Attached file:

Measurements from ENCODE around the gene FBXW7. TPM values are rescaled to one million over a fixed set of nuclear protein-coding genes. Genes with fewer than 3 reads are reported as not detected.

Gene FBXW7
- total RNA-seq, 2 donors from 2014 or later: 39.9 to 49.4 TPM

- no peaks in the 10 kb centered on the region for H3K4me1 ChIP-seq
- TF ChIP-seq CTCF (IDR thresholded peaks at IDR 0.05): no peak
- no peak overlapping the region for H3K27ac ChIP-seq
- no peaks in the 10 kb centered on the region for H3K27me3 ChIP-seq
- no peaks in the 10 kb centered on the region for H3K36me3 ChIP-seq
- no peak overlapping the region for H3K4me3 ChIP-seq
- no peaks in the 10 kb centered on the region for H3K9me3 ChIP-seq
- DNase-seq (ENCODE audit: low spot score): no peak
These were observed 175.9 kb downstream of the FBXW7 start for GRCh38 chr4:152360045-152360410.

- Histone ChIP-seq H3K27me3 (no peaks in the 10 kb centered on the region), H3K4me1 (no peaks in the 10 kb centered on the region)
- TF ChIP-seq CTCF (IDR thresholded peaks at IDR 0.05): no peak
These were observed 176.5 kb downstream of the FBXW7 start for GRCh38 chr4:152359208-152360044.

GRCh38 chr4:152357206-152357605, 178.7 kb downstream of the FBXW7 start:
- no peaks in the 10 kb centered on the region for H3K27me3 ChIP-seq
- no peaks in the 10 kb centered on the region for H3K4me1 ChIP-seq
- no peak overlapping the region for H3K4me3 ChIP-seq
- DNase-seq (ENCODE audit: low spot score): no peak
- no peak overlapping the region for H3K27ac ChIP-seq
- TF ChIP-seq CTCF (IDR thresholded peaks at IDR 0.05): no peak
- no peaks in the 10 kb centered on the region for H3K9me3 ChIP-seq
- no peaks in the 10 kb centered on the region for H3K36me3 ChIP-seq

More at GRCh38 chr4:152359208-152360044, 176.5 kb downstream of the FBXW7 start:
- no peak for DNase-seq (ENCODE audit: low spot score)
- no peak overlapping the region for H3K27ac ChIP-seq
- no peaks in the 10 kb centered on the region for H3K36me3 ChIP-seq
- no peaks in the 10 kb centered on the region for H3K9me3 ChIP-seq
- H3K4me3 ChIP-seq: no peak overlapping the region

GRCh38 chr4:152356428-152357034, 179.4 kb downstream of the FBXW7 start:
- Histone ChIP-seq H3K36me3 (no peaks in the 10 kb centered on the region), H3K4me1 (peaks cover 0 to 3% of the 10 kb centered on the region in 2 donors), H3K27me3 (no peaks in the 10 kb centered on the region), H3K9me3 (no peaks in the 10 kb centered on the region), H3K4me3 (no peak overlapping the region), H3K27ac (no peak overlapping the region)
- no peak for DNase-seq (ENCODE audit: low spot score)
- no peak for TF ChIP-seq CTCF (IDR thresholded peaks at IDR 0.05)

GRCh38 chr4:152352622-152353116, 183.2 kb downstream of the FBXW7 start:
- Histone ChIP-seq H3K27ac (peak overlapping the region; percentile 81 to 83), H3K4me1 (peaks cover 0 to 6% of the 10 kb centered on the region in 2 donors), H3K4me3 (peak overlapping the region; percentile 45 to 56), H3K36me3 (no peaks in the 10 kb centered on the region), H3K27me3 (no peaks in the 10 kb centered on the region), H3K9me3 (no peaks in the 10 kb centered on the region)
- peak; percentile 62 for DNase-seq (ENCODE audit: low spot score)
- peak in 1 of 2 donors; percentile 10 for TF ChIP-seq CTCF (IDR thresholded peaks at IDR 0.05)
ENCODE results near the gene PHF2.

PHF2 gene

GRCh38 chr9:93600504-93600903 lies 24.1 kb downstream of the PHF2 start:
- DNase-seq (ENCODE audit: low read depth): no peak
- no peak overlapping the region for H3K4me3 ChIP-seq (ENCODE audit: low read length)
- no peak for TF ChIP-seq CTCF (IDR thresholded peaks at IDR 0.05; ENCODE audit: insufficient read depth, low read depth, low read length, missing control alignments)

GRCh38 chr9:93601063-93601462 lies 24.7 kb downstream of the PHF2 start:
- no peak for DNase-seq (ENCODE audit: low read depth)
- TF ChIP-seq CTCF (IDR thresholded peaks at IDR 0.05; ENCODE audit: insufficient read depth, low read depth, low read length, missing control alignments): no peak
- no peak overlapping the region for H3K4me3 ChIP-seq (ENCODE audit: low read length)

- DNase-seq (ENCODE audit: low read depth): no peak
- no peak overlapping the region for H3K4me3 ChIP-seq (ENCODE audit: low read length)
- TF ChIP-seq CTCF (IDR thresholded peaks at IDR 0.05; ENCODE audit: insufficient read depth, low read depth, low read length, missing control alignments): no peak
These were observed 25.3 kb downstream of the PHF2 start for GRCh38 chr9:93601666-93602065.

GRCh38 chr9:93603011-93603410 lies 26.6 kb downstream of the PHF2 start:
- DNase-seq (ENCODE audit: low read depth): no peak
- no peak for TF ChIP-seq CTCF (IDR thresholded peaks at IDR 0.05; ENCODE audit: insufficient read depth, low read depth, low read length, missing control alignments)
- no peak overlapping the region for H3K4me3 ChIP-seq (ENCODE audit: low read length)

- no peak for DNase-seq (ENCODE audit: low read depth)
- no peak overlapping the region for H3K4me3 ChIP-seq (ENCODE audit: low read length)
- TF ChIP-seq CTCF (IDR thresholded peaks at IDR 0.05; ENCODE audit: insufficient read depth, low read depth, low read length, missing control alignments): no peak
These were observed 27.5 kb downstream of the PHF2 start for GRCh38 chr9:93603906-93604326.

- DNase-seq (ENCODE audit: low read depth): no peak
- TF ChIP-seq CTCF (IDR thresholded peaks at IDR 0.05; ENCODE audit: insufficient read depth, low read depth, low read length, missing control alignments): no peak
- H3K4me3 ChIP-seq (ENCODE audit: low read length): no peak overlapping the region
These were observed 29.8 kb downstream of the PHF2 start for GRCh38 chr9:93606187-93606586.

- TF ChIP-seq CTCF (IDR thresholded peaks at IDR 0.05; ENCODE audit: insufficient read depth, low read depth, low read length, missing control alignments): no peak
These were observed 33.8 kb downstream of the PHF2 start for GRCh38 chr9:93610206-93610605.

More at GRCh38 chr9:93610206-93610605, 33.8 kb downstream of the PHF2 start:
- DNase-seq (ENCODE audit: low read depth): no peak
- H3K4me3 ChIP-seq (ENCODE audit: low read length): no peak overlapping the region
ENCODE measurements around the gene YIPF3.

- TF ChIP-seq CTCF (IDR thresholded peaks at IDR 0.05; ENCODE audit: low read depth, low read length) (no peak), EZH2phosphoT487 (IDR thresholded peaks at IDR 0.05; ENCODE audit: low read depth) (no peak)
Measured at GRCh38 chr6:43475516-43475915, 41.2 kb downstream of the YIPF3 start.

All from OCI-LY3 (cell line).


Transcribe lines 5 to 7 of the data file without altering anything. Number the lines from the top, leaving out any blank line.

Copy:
- TF ChIP-seq CTCF (IDR thresholded peaks at IDR 0.05): no peak
- no peak overlapping the region for H3K27ac ChIP-seq
- no peaks in the 10 kb centered on the region for H3K27me3 ChIP-seq